Spellings made over $330,000 working for the Apollo Group, the parent company of University of Phoenix, a for-profit online college that has been widely criticized for taking advantage of its students and delivering poor results. Although federal education funds account for nearly 90 percent of the company’s revenue, graduation rates were as low as 4 percent under Spellings’ tenure.


The Apollo Group’s corporate goals are to increase shareholders’ profits by lowering standards and raising admission and fees. The company has even come under fire for targeting veterans to obtain G.I. Bill funding. After a federal investigation into the Apollo Group’s practices, the for-profit company laid off 600 workers and closed 115 “campuses” – while its founder received a $5 million “retirement bonus.”

The investigation found that students who attend for-profit colleges end up defaulting on their student loans at nearly three times the rate of students who attended public and nonprofit schools. As a result, nearly half of all student loan defaults nationwide are from students who attended for-profit colleges.

That’s why it is particularly troubling that Spellings also served as board chair of the Ceannate Corporation, a student loan collection agency. Student loan debt now accounts for the highest percentage of consumer debt, and despite widespread calls to reform the student loan industry, Spellings and the Ceannate Corporation have simply profited off of it….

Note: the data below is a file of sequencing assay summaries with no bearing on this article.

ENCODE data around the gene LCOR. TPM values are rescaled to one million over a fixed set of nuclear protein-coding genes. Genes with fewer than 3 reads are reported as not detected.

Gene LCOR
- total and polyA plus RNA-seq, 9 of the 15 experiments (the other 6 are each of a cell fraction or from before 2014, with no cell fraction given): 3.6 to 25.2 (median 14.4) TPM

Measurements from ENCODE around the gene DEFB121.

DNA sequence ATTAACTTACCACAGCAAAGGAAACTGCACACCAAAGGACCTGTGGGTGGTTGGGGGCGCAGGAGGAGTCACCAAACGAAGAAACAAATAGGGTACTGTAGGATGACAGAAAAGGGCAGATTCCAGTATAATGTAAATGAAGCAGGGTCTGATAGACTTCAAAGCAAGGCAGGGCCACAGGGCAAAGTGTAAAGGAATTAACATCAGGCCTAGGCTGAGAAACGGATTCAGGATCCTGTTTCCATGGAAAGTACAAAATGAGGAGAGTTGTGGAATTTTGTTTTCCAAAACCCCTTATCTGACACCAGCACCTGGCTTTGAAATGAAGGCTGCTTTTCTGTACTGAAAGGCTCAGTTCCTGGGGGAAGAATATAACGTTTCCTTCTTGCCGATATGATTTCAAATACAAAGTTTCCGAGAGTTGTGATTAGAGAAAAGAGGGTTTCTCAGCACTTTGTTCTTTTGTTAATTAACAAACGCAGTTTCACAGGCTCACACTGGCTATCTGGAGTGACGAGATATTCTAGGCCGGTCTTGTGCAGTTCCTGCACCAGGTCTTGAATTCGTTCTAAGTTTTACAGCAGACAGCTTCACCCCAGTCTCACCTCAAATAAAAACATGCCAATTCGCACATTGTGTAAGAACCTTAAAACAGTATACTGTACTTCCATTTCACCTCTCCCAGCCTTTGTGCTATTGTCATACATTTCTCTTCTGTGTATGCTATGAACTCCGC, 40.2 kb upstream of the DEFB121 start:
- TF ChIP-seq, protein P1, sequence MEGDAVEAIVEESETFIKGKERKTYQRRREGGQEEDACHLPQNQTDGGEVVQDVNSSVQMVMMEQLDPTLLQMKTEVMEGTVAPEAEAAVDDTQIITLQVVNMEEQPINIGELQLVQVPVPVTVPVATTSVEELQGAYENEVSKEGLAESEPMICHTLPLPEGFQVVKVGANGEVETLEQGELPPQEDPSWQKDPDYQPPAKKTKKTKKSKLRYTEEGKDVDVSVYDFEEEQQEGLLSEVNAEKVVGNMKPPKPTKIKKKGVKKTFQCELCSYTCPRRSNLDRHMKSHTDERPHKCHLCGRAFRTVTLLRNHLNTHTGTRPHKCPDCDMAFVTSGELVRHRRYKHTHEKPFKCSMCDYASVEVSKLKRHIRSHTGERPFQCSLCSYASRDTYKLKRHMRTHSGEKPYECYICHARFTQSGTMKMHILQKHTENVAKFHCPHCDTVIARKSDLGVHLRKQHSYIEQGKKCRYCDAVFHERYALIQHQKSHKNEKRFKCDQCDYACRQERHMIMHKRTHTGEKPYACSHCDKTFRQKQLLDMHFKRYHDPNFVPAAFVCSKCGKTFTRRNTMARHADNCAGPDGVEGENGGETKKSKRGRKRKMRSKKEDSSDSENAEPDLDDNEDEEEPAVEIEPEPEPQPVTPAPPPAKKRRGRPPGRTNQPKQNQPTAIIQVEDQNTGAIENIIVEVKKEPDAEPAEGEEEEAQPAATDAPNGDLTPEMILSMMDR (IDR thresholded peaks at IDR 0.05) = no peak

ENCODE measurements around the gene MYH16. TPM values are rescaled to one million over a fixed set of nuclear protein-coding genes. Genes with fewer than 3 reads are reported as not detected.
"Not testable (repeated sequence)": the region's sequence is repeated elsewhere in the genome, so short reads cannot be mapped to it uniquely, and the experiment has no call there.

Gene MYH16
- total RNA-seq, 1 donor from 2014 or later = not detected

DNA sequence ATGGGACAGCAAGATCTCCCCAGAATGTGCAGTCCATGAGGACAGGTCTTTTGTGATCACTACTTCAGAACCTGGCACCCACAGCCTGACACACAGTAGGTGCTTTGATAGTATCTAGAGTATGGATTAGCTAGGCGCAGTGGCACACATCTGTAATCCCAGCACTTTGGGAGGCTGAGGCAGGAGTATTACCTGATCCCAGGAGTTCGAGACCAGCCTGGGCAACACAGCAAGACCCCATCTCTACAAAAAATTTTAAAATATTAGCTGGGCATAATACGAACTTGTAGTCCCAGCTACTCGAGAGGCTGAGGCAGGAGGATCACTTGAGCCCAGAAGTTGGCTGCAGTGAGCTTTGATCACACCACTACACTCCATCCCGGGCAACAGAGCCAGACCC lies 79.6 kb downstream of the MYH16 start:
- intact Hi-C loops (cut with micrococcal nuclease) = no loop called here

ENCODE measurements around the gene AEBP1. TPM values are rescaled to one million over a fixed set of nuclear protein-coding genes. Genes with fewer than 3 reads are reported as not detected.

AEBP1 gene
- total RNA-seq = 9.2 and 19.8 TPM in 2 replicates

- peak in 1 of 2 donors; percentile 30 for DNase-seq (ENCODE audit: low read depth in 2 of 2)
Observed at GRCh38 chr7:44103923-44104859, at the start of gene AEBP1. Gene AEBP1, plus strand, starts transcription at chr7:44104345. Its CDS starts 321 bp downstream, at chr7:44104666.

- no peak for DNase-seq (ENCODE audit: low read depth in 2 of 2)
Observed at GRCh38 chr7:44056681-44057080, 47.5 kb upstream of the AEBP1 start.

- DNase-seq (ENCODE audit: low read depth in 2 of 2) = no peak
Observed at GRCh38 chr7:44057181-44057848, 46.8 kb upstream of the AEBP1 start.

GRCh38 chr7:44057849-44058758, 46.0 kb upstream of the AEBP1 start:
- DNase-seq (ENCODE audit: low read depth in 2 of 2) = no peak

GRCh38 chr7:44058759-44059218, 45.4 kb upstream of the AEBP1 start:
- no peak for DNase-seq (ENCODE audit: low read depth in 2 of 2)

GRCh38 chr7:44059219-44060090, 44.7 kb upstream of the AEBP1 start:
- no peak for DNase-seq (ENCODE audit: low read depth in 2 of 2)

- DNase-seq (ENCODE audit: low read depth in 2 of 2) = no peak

Spellings’ defense of for-profit colleges is perhaps just as disturbing as the predatory practices these institutions use to fleece students. “(For-profit colleges) invented higher education in a way that was more convenient for working adults, and many in traditional higher education have responded,” she told the Board of Governors. “The reason I did it was because I learned a lot about how we can serve our students and think of them as customers in providing a product in convenient ways for them.”

In another article, Glenda Elizabeth Gilmore, a professor of history at Yale University who holds UNC degrees, cites statements that Spellings has made recently and in the past that cast doubt on her willingness to welcome gay students and faculty on campus. Gilmore insists that Spellings must publicly accept UNC’s non-discrimination policy  or resign.

Spellings seems unwilling to do that. When asked at the news conference about her past comments regarding gay citizens, she responded, “I’m not going to comment on those lifestyles.” Then she explained her demand as secretary of education that PBS refund federal money spent on the animated program “Buster the Bunny” because it included four gay characters among many. Her opposition, she said, was “a matter of how we use taxpayer dollars.”